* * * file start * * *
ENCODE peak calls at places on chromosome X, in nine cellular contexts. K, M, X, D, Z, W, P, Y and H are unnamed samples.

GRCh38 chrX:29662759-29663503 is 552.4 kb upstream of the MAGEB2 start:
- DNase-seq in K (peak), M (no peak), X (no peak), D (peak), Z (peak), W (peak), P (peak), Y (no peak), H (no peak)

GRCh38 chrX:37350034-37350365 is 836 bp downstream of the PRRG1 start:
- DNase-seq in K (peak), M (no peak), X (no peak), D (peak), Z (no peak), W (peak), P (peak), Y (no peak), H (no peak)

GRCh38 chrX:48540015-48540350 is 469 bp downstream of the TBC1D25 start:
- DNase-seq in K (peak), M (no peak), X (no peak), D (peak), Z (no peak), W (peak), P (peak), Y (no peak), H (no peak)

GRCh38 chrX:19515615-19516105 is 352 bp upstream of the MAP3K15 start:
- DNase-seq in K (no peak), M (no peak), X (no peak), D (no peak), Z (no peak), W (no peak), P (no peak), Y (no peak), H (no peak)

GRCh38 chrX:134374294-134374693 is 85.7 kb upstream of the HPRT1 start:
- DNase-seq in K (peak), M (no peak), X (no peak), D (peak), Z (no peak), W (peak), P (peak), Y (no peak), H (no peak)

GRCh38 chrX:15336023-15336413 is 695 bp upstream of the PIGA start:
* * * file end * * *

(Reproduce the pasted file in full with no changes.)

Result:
ENCODE peak calls at places on chromosome X, in nine cellular contexts. K, M, X, D, Z, W, P, Y and H are unnamed samples.

GRCh38 chrX:29662759-29663503 is 552.4 kb upstream of the MAGEB2 start:
- DNase-seq in K (peak), M (no peak), X (no peak), D (peak), Z (peak), W (peak), P (peak), Y (no peak), H (no peak)

GRCh38 chrX:37350034-37350365 is 836 bp downstream of the PRRG1 start:
- DNase-seq in K (peak), M (no peak), X (no peak), D (peak), Z (no peak), W (peak), P (peak), Y (no peak), H (no peak)

GRCh38 chrX:48540015-48540350 is 469 bp downstream of the TBC1D25 start:
- DNase-seq in K (peak), M (no peak), X (no peak), D (peak), Z (no peak), W (peak), P (peak), Y (no peak), H (no peak)

GRCh38 chrX:19515615-19516105 is 352 bp upstream of the MAP3K15 start:
- DNase-seq in K (no peak), M (no peak), X (no peak), D (no peak), Z (no peak), W (no peak), P (no peak), Y (no peak), H (no peak)

GRCh38 chrX:134374294-134374693 is 85.7 kb upstream of the HPRT1 start:
- DNase-seq in K (peak), M (no peak), X (no peak), D (peak), Z (no peak), W (peak), P (peak), Y (no peak), H (no peak)

GRCh38 chrX:15336023-15336413 is 695 bp upstream of the PIGA start: